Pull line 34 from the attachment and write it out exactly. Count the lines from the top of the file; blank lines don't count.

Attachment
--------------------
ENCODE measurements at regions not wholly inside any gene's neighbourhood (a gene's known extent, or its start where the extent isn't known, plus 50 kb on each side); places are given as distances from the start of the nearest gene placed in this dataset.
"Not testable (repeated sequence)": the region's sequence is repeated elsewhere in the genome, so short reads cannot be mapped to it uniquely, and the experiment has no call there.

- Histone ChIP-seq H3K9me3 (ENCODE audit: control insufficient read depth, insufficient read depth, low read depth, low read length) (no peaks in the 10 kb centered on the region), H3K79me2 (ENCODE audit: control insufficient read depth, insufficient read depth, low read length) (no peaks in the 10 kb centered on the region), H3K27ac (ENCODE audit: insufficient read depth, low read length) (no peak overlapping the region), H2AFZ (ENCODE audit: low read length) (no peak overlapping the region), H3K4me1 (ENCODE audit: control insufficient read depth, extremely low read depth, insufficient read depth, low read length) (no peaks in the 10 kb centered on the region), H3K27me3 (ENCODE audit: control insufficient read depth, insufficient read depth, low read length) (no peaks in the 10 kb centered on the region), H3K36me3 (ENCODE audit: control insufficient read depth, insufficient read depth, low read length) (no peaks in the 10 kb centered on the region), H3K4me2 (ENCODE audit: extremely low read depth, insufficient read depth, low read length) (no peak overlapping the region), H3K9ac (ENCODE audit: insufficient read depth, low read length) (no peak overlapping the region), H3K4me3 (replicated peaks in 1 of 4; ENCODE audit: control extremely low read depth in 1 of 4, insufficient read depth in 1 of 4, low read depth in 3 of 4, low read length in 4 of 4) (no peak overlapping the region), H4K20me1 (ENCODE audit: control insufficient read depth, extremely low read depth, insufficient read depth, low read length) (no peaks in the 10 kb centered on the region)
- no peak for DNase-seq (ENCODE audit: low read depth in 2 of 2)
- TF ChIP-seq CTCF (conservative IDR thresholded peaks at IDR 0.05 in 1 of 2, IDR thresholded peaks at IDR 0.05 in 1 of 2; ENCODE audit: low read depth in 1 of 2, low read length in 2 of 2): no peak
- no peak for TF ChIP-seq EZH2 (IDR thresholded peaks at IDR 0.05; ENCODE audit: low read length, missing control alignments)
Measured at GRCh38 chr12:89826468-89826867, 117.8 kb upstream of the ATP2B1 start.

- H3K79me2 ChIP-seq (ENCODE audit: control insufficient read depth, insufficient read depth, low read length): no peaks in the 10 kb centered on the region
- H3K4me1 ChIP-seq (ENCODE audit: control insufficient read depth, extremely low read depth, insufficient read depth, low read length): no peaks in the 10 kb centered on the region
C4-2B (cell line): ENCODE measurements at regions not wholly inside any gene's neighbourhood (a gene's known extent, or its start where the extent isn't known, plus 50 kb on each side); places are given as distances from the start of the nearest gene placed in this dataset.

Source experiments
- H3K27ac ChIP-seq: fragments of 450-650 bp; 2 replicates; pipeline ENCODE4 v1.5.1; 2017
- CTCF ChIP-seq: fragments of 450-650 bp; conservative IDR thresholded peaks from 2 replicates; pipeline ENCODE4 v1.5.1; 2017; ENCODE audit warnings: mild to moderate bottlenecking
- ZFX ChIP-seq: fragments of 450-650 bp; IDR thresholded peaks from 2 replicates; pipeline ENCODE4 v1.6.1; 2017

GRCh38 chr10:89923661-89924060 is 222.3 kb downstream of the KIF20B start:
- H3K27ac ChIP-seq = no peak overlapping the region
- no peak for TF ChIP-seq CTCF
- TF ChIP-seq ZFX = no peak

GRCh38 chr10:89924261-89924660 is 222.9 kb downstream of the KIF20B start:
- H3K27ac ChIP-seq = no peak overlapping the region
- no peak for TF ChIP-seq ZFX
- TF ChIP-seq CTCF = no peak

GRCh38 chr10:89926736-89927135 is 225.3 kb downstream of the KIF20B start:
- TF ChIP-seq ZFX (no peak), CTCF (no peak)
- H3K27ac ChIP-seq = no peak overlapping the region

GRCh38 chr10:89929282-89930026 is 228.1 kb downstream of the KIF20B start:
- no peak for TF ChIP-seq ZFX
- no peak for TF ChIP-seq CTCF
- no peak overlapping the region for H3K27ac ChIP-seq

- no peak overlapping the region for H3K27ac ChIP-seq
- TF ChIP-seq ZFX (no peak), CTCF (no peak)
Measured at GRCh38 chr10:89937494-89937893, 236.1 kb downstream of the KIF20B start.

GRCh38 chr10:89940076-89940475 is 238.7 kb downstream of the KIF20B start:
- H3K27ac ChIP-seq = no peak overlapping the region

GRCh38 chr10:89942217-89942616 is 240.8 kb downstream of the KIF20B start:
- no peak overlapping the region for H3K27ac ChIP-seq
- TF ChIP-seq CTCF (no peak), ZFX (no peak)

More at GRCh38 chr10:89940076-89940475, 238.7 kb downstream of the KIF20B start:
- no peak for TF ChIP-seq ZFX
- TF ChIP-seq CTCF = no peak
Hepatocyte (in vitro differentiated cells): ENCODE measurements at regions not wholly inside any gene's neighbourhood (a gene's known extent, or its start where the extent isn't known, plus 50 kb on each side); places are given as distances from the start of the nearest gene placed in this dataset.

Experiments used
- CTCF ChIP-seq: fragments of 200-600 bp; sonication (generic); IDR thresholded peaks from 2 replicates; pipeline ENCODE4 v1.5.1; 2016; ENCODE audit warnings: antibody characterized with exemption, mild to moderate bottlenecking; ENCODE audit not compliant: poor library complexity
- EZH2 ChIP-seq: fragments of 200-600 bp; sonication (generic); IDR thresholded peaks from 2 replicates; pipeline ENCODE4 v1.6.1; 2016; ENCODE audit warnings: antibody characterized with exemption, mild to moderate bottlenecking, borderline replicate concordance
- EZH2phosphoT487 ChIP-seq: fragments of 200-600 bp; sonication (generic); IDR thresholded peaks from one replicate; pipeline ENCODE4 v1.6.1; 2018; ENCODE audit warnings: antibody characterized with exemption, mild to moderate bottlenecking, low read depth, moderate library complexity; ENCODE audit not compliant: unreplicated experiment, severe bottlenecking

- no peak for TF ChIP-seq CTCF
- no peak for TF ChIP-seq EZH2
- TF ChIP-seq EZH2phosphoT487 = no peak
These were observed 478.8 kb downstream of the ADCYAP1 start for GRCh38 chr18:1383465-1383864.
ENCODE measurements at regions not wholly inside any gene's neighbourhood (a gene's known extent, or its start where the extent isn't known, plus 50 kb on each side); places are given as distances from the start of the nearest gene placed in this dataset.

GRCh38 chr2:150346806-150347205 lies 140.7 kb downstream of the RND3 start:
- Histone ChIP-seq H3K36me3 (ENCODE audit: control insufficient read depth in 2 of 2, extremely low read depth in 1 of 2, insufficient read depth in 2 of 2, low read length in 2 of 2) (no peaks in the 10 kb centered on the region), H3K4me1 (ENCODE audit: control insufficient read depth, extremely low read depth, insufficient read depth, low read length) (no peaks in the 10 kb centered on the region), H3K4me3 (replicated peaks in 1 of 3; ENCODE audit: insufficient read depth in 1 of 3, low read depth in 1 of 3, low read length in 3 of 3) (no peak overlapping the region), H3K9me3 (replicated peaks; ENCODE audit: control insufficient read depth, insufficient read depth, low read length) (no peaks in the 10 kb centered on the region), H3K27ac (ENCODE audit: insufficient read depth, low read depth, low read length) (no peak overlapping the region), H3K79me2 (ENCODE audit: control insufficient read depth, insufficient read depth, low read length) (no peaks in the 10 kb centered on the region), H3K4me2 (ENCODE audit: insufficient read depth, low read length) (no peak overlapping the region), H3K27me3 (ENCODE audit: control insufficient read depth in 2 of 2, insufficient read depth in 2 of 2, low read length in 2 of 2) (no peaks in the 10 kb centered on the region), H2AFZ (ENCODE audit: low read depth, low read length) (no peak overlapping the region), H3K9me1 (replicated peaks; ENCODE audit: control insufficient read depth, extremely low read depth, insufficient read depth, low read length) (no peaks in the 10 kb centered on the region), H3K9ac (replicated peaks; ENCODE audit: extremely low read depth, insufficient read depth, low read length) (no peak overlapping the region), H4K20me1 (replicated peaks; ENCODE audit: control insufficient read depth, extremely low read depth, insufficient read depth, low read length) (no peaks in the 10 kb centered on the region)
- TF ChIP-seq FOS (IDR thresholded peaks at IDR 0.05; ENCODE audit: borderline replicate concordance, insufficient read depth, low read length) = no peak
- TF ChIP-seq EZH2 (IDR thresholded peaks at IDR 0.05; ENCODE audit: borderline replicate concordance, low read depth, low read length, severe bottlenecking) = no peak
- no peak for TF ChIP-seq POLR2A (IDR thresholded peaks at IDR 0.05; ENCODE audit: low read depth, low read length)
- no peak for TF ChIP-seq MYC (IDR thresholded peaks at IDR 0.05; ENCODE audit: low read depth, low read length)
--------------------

- H3K27ac ChIP-seq = no peak overlapping the region